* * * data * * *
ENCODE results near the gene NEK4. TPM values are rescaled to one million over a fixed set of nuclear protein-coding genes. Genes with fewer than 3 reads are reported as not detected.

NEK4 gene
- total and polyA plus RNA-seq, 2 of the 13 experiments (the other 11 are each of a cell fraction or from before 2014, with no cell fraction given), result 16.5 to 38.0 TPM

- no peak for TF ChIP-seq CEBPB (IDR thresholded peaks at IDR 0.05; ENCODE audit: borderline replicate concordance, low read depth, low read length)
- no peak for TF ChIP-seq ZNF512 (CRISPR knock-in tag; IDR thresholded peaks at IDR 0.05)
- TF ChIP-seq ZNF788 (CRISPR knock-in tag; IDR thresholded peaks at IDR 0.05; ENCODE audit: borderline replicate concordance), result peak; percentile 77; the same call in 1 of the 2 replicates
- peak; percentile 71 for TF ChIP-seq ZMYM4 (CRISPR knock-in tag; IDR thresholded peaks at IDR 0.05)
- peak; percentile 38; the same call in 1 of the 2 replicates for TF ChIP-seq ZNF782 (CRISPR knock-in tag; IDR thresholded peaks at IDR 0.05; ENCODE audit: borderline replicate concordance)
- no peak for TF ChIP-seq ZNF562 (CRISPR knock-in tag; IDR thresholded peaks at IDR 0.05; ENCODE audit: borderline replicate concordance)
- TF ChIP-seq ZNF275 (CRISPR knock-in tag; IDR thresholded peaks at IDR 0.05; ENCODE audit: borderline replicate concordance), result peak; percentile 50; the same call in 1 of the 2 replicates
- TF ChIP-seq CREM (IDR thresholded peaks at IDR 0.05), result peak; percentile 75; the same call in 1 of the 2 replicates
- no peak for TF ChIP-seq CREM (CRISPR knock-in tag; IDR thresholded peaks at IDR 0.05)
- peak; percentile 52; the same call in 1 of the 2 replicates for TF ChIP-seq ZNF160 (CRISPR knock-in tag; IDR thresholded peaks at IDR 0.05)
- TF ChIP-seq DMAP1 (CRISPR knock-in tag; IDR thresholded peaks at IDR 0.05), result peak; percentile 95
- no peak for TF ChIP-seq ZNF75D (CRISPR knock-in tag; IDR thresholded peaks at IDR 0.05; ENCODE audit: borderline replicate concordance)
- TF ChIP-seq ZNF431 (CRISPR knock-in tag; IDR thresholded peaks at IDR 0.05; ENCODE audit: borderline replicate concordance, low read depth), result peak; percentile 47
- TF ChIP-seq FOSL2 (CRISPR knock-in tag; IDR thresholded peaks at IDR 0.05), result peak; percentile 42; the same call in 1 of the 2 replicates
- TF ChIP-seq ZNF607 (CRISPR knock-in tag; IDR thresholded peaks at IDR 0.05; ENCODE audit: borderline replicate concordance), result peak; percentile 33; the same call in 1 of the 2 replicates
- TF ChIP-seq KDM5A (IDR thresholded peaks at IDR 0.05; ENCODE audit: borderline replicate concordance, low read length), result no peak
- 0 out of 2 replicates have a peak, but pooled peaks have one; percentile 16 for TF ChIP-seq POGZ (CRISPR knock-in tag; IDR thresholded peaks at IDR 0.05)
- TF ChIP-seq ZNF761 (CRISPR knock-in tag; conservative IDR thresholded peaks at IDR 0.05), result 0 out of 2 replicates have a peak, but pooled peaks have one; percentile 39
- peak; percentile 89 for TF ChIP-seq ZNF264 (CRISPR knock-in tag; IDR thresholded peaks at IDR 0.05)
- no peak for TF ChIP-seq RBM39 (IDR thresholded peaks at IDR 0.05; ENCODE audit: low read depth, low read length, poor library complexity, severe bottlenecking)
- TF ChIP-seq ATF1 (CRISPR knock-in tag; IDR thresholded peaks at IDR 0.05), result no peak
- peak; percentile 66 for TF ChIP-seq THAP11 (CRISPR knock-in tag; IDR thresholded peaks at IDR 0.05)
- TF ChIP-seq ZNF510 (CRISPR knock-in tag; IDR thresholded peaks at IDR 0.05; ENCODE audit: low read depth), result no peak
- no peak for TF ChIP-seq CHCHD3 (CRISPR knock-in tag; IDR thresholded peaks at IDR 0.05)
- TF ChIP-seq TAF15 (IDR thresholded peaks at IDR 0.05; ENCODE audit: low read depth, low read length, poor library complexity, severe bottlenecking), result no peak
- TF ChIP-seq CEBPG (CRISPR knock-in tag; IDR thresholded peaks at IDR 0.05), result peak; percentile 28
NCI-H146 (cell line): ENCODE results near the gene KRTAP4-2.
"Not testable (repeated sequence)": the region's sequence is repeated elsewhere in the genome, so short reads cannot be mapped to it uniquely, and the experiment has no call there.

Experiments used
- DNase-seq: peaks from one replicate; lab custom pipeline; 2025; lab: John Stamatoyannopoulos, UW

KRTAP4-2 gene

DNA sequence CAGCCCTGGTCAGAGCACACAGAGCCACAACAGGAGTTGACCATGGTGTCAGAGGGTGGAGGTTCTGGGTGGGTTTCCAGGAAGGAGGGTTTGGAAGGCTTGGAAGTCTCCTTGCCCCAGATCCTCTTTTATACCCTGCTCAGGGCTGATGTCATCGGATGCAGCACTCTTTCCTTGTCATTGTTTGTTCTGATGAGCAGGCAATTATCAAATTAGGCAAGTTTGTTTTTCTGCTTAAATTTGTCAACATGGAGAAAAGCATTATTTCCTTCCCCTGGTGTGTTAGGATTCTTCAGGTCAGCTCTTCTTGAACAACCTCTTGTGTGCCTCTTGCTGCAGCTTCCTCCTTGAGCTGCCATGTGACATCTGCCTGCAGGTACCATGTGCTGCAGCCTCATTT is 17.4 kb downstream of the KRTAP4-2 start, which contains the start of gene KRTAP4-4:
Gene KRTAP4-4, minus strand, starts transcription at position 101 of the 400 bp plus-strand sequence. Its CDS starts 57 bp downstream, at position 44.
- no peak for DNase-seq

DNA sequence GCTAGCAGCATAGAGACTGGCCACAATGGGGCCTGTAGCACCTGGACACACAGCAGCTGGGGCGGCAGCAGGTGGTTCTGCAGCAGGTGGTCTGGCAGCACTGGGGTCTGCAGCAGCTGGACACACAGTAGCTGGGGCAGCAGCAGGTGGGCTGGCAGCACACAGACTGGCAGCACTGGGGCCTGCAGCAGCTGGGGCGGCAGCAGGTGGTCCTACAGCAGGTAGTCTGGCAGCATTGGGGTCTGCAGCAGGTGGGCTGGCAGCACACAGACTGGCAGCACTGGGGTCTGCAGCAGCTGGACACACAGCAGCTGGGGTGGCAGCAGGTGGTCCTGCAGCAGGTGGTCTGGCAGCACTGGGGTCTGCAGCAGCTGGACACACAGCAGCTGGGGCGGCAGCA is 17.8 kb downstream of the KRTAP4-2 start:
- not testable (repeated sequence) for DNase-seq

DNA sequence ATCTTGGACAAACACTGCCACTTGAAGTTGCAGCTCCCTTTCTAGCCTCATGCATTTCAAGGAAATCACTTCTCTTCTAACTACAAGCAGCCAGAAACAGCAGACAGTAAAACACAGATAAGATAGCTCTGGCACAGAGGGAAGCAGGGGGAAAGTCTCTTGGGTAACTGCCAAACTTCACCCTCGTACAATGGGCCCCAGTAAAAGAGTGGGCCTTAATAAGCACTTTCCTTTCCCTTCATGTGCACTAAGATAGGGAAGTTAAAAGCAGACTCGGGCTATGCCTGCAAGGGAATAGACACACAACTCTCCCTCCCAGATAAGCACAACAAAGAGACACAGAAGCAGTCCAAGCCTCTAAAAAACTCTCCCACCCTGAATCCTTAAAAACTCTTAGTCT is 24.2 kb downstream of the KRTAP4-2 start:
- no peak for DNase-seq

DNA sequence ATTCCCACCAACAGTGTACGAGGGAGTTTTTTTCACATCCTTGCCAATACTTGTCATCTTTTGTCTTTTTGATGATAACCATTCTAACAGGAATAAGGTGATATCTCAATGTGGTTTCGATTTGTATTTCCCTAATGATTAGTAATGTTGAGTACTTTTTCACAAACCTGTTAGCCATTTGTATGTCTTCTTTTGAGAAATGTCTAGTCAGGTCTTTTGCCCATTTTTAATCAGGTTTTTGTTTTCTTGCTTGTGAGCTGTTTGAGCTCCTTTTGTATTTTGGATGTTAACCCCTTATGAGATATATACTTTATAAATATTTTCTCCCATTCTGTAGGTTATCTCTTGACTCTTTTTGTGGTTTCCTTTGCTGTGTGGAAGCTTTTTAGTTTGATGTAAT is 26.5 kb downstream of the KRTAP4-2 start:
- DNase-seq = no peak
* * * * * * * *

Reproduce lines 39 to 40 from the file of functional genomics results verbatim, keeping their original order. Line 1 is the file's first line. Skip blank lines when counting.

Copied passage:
- not testable (repeated sequence) for DNase-seq

DNA sequence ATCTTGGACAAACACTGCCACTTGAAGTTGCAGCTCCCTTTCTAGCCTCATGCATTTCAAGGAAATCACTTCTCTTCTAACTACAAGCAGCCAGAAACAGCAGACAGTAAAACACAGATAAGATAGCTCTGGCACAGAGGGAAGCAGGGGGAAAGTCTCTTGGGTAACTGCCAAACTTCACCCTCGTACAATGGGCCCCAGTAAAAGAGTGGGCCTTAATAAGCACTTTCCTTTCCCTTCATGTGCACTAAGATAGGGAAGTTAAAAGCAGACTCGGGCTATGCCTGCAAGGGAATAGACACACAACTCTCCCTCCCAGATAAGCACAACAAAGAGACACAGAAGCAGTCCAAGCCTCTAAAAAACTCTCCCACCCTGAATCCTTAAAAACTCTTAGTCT is 24.2 kb downstream of the KRTAP4-2 start: